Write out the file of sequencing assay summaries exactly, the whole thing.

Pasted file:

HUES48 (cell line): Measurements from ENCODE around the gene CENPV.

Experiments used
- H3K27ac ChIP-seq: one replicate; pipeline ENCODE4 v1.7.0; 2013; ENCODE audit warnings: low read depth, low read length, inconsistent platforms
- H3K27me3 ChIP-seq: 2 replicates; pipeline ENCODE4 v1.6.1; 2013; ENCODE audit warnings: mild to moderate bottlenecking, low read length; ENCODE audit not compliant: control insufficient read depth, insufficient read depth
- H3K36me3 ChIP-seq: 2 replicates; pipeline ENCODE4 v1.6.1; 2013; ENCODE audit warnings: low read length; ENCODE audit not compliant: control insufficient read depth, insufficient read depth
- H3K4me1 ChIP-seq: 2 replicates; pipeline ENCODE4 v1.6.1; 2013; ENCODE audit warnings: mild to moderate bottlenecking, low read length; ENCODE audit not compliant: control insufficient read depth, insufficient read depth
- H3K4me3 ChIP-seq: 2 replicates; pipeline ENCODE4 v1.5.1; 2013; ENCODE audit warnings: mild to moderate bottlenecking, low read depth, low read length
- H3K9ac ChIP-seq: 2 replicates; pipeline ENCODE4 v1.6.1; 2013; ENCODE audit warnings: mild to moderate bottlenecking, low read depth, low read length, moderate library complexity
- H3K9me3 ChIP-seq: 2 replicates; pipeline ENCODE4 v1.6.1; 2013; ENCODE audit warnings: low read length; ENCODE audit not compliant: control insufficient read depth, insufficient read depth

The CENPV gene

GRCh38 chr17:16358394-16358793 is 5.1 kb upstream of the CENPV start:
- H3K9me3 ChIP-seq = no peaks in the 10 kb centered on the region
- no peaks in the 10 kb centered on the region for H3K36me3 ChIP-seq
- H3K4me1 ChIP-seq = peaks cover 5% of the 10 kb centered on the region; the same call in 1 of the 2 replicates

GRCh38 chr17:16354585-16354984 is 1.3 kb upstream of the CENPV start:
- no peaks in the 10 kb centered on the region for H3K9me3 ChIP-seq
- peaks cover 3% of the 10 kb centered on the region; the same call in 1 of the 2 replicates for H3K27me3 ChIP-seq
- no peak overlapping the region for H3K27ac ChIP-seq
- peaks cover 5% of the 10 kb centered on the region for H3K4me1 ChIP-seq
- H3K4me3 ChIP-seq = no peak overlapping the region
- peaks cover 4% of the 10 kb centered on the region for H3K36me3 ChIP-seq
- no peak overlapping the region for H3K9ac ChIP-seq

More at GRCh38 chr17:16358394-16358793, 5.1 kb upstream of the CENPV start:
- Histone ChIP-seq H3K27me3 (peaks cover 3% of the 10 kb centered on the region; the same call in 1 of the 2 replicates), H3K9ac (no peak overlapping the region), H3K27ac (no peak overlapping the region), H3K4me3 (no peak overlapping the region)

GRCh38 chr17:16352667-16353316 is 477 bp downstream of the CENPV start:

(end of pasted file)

HUES48 (cell line): Measurements from ENCODE around the gene CENPV.

Experiments used
- H3K27ac ChIP-seq: one replicate; pipeline ENCODE4 v1.7.0; 2013; ENCODE audit warnings: low read depth, low read length, inconsistent platforms
- H3K27me3 ChIP-seq: 2 replicates; pipeline ENCODE4 v1.6.1; 2013; ENCODE audit warnings: mild to moderate bottlenecking, low read length; ENCODE audit not compliant: control insufficient read depth, insufficient read depth
- H3K36me3 ChIP-seq: 2 replicates; pipeline ENCODE4 v1.6.1; 2013; ENCODE audit warnings: low read length; ENCODE audit not compliant: control insufficient read depth, insufficient read depth
- H3K4me1 ChIP-seq: 2 replicates; pipeline ENCODE4 v1.6.1; 2013; ENCODE audit warnings: mild to moderate bottlenecking, low read length; ENCODE audit not compliant: control insufficient read depth, insufficient read depth
- H3K4me3 ChIP-seq: 2 replicates; pipeline ENCODE4 v1.5.1; 2013; ENCODE audit warnings: mild to moderate bottlenecking, low read depth, low read length
- H3K9ac ChIP-seq: 2 replicates; pipeline ENCODE4 v1.6.1; 2013; ENCODE audit warnings: mild to moderate bottlenecking, low read depth, low read length, moderate library complexity
- H3K9me3 ChIP-seq: 2 replicates; pipeline ENCODE4 v1.6.1; 2013; ENCODE audit warnings: low read length; ENCODE audit not compliant: control insufficient read depth, insufficient read depth

The CENPV gene

GRCh38 chr17:16358394-16358793 is 5.1 kb upstream of the CENPV start:
- H3K9me3 ChIP-seq = no peaks in the 10 kb centered on the region
- no peaks in the 10 kb centered on the region for H3K36me3 ChIP-seq
- H3K4me1 ChIP-seq = peaks cover 5% of the 10 kb centered on the region; the same call in 1 of the 2 replicates

GRCh38 chr17:16354585-16354984 is 1.3 kb upstream of the CENPV start:
- no peaks in the 10 kb centered on the region for H3K9me3 ChIP-seq
- peaks cover 3% of the 10 kb centered on the region; the same call in 1 of the 2 replicates for H3K27me3 ChIP-seq
- no peak overlapping the region for H3K27ac ChIP-seq
- peaks cover 5% of the 10 kb centered on the region for H3K4me1 ChIP-seq
- H3K4me3 ChIP-seq = no peak overlapping the region
- peaks cover 4% of the 10 kb centered on the region for H3K36me3 ChIP-seq
- no peak overlapping the region for H3K9ac ChIP-seq

More at GRCh38 chr17:16358394-16358793, 5.1 kb upstream of the CENPV start:
- Histone ChIP-seq H3K27me3 (peaks cover 3% of the 10 kb centered on the region; the same call in 1 of the 2 replicates), H3K9ac (no peak overlapping the region), H3K27ac (no peak overlapping the region), H3K4me3 (no peak overlapping the region)

GRCh38 chr17:16352667-16353316 is 477 bp downstream of the CENPV start: